(BY MATT HETHERINGTON)
He made a massive impression on his last visit to the USA, winning the Westchester November and December Opens and the 2017 Butterfly Teams competition, now Jun Han Wu is back for more and has started his campaign in style. His first tournament back on arrival was the 2017 Princeton Pong April Open and he asserted himself from the very beginning and didn’t look back.
He faced competition from a small field of contenders, the likes of Kai Zhang (2645), Azeez Jamiu (2624) and the three Alguetti brothers (all over 2550). These opponents would prove no match for the 2743 rated Wu, a Jia A player in China (one division below the Chinese Super League).
He cruised through the group stages with two 3-0 victories over Igor Shulkin and Michael Leshinsky to advance to the quarterfinals. The other groups would provide some more entertaining clashes. Gal Alguetti pressed 2nd seed Kai Zhang all the way to the 5th game before the 2015 World Junior Circuit Finals bronze medalist was able to find some latent form and close out the match.
Meanwhile Nigeria’s Azeez Jamiu clenched a tightly contested 3-1 win over Sharon Alguetti. Going into the main draw the seedings would remain intact and Jun Han would continue his dominant run. He would overcome both Gal and Adar Alguetti in comfortable 3-0 quarterfinal and semifinal matches respectively to make the final. On the bottom half of the draw it was Azeez Jamiu who upset the order with an outstanding 3-0 win over Kai Zhang to setup a finals challenge.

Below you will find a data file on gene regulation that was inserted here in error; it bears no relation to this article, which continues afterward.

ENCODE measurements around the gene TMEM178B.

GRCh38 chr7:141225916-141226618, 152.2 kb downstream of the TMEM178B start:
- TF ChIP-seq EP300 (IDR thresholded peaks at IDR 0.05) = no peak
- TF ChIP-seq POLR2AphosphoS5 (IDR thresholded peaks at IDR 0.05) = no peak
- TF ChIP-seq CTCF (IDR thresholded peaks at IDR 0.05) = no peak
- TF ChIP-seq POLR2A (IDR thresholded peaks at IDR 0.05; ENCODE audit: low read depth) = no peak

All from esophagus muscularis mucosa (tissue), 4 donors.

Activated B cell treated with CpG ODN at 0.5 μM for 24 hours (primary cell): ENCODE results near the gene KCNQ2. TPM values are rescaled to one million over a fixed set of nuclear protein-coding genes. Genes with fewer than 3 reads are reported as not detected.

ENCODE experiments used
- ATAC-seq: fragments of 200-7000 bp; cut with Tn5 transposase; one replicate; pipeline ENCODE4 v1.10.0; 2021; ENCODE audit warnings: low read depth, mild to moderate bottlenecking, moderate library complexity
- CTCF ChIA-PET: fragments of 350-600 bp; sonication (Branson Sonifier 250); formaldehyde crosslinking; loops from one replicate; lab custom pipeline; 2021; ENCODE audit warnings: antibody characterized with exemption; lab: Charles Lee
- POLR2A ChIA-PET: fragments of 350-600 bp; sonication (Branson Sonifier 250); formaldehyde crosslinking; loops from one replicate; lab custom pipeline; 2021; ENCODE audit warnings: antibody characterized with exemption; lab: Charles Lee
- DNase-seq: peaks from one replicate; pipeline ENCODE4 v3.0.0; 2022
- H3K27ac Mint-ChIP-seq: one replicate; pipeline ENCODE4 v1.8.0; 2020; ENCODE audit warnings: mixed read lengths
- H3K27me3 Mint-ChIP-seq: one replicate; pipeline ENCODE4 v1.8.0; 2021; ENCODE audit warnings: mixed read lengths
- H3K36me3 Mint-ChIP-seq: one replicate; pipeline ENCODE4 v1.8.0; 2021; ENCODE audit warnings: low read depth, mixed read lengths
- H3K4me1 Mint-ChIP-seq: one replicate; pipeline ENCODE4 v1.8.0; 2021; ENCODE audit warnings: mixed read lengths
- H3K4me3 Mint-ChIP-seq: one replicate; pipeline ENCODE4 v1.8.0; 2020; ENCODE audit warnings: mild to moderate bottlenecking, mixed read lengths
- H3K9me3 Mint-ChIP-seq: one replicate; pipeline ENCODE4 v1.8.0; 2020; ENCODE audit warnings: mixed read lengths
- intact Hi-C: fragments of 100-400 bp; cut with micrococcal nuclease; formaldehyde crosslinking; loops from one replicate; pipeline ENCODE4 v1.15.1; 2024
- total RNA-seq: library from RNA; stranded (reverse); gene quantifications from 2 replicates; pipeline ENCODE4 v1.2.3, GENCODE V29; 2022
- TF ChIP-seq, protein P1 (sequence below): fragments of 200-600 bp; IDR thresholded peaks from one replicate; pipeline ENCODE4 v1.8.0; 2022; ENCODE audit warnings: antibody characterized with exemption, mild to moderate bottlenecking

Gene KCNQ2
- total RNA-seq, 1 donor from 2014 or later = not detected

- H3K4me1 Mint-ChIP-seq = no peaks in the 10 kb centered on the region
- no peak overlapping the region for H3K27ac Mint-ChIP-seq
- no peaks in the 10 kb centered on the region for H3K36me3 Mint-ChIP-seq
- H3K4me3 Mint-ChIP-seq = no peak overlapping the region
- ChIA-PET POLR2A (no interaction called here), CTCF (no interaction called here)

The finals would see Jun Han (2743) take on Azeez Jamiu (2624). Azeez of course having had some impressive wins over other Chinese players in the USA, the likes of Li Jian and Liang Jishan at the Cary Cup last month. The early lead however went to Wu, who’s serve and tight play proved difficult for Jamiu, as well as the high rotation on his opening ball both forehand and backhand. Even on the attack of the Nigerian player, Wu countered either with blocks or high speed counters. It seemed the Chinese player had a never ending repertoire of tactics and skills to dig into.
With a 3-0 lead in hand, Wu narrowed in for the finish. Shooting out to an 8-4 lead he found himself with the finish line in sight. Jamiu however was not ready to call it quits and clung on to the match, coming back to tie at deuce. The end of the 4th set proved the highlight of the match with a point for point back and forth before Azeez Jamiu stole the game away 16-14 to stay in the match.
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